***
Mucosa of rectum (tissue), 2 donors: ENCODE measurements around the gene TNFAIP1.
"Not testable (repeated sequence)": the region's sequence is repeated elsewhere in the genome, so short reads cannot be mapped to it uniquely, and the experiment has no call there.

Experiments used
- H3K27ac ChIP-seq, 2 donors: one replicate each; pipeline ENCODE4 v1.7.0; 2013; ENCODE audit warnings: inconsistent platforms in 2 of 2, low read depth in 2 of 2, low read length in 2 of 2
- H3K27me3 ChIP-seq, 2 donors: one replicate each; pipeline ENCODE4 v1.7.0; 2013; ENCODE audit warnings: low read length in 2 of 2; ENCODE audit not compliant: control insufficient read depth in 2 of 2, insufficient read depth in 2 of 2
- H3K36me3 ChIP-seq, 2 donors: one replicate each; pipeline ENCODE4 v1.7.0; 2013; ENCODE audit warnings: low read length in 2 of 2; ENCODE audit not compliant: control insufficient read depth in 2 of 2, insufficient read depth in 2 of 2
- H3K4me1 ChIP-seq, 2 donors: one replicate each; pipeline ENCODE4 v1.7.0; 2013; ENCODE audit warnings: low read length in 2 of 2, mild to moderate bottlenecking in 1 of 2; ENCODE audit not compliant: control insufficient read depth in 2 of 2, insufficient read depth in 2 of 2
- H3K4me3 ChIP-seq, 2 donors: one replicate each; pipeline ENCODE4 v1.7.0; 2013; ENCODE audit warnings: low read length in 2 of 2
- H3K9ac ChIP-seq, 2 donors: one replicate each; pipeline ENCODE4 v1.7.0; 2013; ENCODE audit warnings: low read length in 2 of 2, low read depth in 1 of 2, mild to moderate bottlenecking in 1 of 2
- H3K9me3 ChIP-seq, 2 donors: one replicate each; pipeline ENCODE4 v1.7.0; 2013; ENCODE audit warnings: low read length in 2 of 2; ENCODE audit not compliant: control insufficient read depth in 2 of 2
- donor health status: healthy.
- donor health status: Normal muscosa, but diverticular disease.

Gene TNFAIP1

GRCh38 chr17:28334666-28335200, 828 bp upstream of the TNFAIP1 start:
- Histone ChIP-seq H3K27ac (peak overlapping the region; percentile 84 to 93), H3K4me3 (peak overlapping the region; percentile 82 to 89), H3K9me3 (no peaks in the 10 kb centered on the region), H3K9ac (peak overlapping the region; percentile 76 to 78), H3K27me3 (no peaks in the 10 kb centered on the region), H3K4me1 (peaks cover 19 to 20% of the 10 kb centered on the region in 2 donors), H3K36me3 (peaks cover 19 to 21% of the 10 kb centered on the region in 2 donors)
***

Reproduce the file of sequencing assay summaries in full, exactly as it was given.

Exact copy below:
Mucosa of rectum (tissue), 2 donors: ENCODE measurements around the gene TNFAIP1.
"Not testable (repeated sequence)": the region's sequence is repeated elsewhere in the genome, so short reads cannot be mapped to it uniquely, and the experiment has no call there.

Experiments used
- H3K27ac ChIP-seq, 2 donors: one replicate each; pipeline ENCODE4 v1.7.0; 2013; ENCODE audit warnings: inconsistent platforms in 2 of 2, low read depth in 2 of 2, low read length in 2 of 2
- H3K27me3 ChIP-seq, 2 donors: one replicate each; pipeline ENCODE4 v1.7.0; 2013; ENCODE audit warnings: low read length in 2 of 2; ENCODE audit not compliant: control insufficient read depth in 2 of 2, insufficient read depth in 2 of 2
- H3K36me3 ChIP-seq, 2 donors: one replicate each; pipeline ENCODE4 v1.7.0; 2013; ENCODE audit warnings: low read length in 2 of 2; ENCODE audit not compliant: control insufficient read depth in 2 of 2, insufficient read depth in 2 of 2
- H3K4me1 ChIP-seq, 2 donors: one replicate each; pipeline ENCODE4 v1.7.0; 2013; ENCODE audit warnings: low read length in 2 of 2, mild to moderate bottlenecking in 1 of 2; ENCODE audit not compliant: control insufficient read depth in 2 of 2, insufficient read depth in 2 of 2
- H3K4me3 ChIP-seq, 2 donors: one replicate each; pipeline ENCODE4 v1.7.0; 2013; ENCODE audit warnings: low read length in 2 of 2
- H3K9ac ChIP-seq, 2 donors: one replicate each; pipeline ENCODE4 v1.7.0; 2013; ENCODE audit warnings: low read length in 2 of 2, low read depth in 1 of 2, mild to moderate bottlenecking in 1 of 2
- H3K9me3 ChIP-seq, 2 donors: one replicate each; pipeline ENCODE4 v1.7.0; 2013; ENCODE audit warnings: low read length in 2 of 2; ENCODE audit not compliant: control insufficient read depth in 2 of 2
- donor health status: healthy.
- donor health status: Normal muscosa, but diverticular disease.

Gene TNFAIP1

GRCh38 chr17:28334666-28335200, 828 bp upstream of the TNFAIP1 start:
- Histone ChIP-seq H3K27ac (peak overlapping the region; percentile 84 to 93), H3K4me3 (peak overlapping the region; percentile 82 to 89), H3K9me3 (no peaks in the 10 kb centered on the region), H3K9ac (peak overlapping the region; percentile 76 to 78), H3K27me3 (no peaks in the 10 kb centered on the region), H3K4me1 (peaks cover 19 to 20% of the 10 kb centered on the region in 2 donors), H3K36me3 (peaks cover 19 to 21% of the 10 kb centered on the region in 2 donors)